History This Week

The Charter on Language Policy and Language Rights in the Creole-speaking Caribbean

Implications for Language Education in Guyana

By Charlene Wilkinson & Kencil Banwarie University of Guyana Department of Language & Cultural Studies Faculty of Education & the Humanities In January of this year, a landmark conference in Jamaica concluded with the presentation to members of the public of the final draft of The Charter on Language Policy and Language Rights in the Creole Speaking Caribbean.  

A Consequence of Slavery: “Dem Black People Chuch”: The AMEC

Introduction The United Nations has designated the year 2011 as International year FOR (not of) People of African Descent. As the group most affected by racism the year seeks to strengthen the commitment to eradicating discrimination against people of African descent and, among other things, help in “the promotion of a greater knowledge of and respect for their diverse heritage.” Undoubtedly, the residual discrimination and inequalities still faced by people of African descent are some of the legacies of the centuries of enslavement and even after freedom the inferior status with which all things African/ black were and still are associated most often, sadly, by people of African descent.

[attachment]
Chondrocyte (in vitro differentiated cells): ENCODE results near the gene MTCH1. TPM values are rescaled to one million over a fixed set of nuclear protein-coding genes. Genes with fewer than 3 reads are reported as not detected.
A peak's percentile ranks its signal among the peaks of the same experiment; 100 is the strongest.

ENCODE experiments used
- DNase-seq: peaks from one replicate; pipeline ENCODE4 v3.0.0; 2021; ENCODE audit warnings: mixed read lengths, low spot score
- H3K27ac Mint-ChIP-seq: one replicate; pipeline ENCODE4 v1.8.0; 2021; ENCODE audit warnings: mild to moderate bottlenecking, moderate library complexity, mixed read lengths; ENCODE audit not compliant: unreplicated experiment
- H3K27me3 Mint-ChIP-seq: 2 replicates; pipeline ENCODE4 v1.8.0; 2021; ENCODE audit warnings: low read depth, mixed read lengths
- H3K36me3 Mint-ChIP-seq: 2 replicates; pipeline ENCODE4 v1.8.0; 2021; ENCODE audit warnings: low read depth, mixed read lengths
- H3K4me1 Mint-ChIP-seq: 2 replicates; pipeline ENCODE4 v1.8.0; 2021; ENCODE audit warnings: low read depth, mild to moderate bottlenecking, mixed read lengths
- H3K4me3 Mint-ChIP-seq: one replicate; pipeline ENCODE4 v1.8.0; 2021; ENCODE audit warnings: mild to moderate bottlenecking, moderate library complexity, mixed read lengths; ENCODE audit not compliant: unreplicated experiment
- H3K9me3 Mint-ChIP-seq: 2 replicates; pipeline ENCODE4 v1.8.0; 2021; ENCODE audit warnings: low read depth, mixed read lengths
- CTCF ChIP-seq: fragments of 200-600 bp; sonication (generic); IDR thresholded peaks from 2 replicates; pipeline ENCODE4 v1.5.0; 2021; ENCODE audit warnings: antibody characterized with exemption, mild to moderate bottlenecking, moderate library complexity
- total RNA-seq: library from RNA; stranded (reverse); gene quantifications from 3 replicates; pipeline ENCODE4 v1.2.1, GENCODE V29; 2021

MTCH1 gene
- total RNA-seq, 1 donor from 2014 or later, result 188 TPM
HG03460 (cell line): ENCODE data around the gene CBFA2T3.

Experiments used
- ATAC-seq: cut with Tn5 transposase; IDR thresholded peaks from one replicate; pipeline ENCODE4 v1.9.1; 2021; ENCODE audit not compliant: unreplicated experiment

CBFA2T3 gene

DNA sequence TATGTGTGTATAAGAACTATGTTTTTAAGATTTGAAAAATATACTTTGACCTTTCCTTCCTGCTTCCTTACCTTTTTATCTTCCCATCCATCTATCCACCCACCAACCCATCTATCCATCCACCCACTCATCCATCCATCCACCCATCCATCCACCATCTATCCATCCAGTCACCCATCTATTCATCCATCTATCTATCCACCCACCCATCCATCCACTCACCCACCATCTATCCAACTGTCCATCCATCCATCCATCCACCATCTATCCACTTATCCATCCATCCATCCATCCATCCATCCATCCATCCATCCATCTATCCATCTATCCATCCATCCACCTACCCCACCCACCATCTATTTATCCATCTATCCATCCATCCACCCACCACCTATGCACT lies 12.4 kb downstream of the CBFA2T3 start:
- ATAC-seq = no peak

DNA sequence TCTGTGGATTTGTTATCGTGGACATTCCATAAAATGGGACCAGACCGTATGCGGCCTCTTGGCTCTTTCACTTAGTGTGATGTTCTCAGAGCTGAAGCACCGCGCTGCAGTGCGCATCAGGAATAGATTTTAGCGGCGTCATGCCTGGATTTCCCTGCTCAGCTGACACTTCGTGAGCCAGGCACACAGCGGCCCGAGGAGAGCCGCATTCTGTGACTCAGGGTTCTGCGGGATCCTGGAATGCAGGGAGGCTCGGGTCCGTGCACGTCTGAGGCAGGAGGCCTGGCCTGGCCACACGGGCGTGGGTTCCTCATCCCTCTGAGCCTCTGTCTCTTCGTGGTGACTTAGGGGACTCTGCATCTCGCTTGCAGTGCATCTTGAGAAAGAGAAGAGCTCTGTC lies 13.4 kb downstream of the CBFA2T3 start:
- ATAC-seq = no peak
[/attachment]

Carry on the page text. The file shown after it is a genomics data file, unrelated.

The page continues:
Recording Guyanese political history: Memory, `archives’ and narrative overlook

History This Week No.49/2010

By Nigel Westmaas This essay is concerned about the politics of memory.  As Guyana’s newest political (elections) season unfurls there will be  numerous references to events, concepts and phrases that support attendant political narratives, that is, Guyanese political history as mainly defined by the two mass political parties that have been at the helm of the country’s political life since 1953.

History This Week: Creating and solidifying African ethnic identity in Guiana

History this week                    No. 31/2010 This article briefly explores the creation and solidification of African ethnic identity and the incorporation of Guiana into the world economy and argues that historically the intensification of ethnic contestation between Africans and other ethnic groups was a consequence of the structural contradictions that lie beneath the construction and reproduction of ethnicity in Guiana in order to support capitalism and its inequitable division of labour.

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